Posts filed under ‘open access’
I have just stumbled upon a book called “Against Intellectual Monopoly” by Michele Boldrin and David K. Levine, two economists from Washington University in St. Louis. As the title implies they argue in it against the patent system as a whole because it supposedly stifles innovation and brings very little in return. They support their case with numerous examples in a number of areas, some of which I find more, some less convincing. Interestingly, they dedicated a whole chapter to the pharmaceutical industry. They acknowledged the pharmaceutical industry as one of the most costly, and therefore likely to benefit from patent protection, so they reasoned that if they could refute the case for patents there, they could do it anywhere.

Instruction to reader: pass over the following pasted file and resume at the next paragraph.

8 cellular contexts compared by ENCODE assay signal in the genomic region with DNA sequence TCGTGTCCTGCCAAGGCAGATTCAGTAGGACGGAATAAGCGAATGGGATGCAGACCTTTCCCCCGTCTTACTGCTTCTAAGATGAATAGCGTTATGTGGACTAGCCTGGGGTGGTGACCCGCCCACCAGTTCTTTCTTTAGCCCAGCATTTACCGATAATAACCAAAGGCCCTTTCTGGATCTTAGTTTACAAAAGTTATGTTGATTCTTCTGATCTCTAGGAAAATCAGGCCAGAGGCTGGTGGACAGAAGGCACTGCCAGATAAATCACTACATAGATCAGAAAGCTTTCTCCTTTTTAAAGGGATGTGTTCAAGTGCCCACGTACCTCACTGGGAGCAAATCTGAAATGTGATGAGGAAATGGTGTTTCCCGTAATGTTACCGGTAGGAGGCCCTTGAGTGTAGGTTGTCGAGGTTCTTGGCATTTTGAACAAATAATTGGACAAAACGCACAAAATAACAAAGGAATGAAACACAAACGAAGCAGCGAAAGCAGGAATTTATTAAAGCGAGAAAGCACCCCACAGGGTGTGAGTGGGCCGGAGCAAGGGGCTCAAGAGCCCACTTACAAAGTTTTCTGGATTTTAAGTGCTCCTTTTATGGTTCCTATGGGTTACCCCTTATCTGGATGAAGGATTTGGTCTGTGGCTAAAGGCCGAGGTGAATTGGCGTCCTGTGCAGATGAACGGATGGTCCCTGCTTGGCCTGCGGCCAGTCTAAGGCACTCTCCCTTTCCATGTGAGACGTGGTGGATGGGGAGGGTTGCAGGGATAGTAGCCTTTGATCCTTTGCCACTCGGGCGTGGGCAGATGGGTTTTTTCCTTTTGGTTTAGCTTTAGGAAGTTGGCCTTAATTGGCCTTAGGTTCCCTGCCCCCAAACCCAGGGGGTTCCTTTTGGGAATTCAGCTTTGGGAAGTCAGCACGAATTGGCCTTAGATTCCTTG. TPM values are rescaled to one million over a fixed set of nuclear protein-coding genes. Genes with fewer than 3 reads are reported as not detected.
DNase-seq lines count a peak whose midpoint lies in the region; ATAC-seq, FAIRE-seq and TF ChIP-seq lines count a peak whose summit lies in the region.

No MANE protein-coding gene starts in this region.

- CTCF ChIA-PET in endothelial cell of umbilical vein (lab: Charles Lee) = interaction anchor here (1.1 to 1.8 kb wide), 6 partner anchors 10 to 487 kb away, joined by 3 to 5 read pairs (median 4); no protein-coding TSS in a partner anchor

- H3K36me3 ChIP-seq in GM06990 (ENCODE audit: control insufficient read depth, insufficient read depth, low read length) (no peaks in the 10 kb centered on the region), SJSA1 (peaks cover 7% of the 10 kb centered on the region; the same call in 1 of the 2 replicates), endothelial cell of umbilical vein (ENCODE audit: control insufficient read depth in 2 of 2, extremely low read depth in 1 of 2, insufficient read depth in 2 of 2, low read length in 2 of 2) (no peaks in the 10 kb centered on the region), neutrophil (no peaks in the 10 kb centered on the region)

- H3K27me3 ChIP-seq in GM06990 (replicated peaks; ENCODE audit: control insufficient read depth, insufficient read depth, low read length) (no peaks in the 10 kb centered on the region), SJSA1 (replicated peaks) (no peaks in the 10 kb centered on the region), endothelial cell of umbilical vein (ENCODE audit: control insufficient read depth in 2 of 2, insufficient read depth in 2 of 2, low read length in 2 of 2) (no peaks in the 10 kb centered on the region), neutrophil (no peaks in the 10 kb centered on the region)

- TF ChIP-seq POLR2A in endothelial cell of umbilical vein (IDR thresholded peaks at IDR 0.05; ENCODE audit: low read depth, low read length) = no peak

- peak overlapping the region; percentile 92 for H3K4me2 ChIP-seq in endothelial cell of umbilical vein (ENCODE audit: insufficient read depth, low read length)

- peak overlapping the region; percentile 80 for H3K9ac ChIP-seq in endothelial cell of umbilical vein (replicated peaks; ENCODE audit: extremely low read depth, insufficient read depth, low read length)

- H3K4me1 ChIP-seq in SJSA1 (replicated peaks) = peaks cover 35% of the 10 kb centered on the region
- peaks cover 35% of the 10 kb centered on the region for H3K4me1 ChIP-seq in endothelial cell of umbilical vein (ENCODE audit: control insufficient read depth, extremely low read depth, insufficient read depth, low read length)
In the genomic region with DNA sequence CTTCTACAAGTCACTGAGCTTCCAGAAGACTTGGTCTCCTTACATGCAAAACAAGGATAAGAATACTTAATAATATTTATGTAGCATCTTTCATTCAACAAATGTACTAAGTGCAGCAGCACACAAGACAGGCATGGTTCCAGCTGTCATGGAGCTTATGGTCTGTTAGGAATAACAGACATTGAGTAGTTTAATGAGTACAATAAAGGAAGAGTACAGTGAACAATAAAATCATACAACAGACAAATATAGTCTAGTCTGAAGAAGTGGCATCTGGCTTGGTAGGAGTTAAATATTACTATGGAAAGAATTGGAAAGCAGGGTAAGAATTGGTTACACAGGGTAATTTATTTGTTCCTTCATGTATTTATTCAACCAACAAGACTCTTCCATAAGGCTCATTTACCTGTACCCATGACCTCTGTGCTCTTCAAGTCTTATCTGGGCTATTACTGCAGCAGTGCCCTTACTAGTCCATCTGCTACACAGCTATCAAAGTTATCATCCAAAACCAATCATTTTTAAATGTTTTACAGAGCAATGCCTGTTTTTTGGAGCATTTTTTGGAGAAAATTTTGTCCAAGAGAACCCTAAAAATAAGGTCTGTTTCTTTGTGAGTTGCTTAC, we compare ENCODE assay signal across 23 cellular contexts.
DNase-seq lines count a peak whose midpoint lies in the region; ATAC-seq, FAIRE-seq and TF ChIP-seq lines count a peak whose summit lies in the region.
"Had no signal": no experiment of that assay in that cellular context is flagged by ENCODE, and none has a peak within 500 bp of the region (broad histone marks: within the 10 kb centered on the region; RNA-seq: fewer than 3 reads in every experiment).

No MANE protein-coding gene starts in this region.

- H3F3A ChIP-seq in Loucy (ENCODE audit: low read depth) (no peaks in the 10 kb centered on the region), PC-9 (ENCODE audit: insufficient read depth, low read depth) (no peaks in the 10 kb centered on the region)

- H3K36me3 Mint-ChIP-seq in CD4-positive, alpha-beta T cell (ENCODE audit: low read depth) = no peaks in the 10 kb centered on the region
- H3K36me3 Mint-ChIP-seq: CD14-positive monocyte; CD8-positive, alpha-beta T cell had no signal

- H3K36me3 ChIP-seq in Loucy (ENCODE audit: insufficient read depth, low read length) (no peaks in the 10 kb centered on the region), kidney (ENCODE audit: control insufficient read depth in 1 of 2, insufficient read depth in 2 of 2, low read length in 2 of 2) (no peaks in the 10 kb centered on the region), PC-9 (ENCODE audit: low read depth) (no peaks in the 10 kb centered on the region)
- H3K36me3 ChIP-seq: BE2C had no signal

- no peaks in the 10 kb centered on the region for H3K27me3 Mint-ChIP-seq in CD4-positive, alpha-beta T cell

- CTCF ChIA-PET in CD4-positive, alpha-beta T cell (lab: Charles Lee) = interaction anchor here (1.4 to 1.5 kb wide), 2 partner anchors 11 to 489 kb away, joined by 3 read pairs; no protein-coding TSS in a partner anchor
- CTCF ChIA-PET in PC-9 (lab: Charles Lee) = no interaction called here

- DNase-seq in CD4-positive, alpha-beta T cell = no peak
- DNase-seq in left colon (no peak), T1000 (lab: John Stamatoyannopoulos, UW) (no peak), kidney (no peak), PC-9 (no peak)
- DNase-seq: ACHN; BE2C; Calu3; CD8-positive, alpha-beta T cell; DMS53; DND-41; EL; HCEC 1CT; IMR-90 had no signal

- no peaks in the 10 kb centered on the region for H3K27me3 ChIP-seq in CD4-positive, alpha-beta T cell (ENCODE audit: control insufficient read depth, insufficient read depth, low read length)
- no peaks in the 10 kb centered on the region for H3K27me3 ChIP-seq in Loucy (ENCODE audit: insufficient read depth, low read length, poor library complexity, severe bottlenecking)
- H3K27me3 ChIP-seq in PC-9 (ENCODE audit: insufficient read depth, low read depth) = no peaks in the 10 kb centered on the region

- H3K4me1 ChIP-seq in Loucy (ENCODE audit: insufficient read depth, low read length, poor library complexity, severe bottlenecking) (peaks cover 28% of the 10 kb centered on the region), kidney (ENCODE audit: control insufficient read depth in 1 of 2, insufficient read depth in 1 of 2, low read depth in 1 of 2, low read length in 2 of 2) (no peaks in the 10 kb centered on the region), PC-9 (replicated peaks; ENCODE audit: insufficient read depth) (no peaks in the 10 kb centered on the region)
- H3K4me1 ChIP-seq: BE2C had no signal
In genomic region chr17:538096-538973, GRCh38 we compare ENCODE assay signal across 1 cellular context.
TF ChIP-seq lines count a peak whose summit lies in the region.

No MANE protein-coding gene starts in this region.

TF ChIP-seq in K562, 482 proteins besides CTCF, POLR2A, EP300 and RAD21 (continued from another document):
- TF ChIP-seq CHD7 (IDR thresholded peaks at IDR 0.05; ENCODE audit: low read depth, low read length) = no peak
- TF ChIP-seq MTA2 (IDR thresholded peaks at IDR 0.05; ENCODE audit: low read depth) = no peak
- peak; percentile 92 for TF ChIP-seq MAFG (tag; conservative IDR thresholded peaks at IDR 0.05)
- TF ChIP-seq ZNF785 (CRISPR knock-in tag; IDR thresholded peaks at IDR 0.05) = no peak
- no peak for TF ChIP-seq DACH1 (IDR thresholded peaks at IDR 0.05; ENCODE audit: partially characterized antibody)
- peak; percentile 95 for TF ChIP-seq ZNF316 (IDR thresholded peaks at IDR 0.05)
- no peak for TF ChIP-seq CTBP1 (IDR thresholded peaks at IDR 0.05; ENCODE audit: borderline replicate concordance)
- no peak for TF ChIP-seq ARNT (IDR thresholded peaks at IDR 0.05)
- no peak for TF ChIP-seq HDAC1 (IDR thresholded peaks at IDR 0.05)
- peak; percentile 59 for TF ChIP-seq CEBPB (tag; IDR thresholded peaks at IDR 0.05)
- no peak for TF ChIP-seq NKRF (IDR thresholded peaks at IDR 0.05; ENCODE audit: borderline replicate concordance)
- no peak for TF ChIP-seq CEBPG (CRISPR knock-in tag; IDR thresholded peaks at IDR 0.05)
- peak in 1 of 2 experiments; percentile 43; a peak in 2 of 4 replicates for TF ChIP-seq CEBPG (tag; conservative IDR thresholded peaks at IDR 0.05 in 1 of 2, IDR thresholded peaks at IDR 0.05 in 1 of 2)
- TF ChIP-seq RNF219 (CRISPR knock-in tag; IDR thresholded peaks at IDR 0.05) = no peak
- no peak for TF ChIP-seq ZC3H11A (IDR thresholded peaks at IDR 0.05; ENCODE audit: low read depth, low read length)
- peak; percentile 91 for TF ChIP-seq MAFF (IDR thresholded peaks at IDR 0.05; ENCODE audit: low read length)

Nobody in their right mind will deny that there is a lot of things that are wrong with Big Pharma. Shameless lobbying, physician bribing, exorbitant drug prices all give pharmaceutical industry giants a bad rap. Are patents to blame? Boldrin and Levine argue that they play a big part.
I was kind of hoping I would be able to get a little vacation away from Open Access, but it seems to be chasing me around. There is a lot of hype in the Interwebs about a Merck spin-off non-profit organization called Sage. For those of you who haven’t heard about it yet, please see here, here, and for a more skeptical approach here and here. Open Access supporters are cheering loudly to praise the pharmaceutical giant for their good will in supposedly donating a huge amount of data to the project. The founders, Stephen Friend and Eric Schadt, liken the project to a new “Science Facebook” and happily paint the future of drug discovery with bright colors as a network of scientists all interacting together for the greater good of the society. However, there is virtually nothing on what the system is going to look like and what it is going to contain. After some more googling, I found this interview with Schadt, which sheds a bit more light on the whole deal.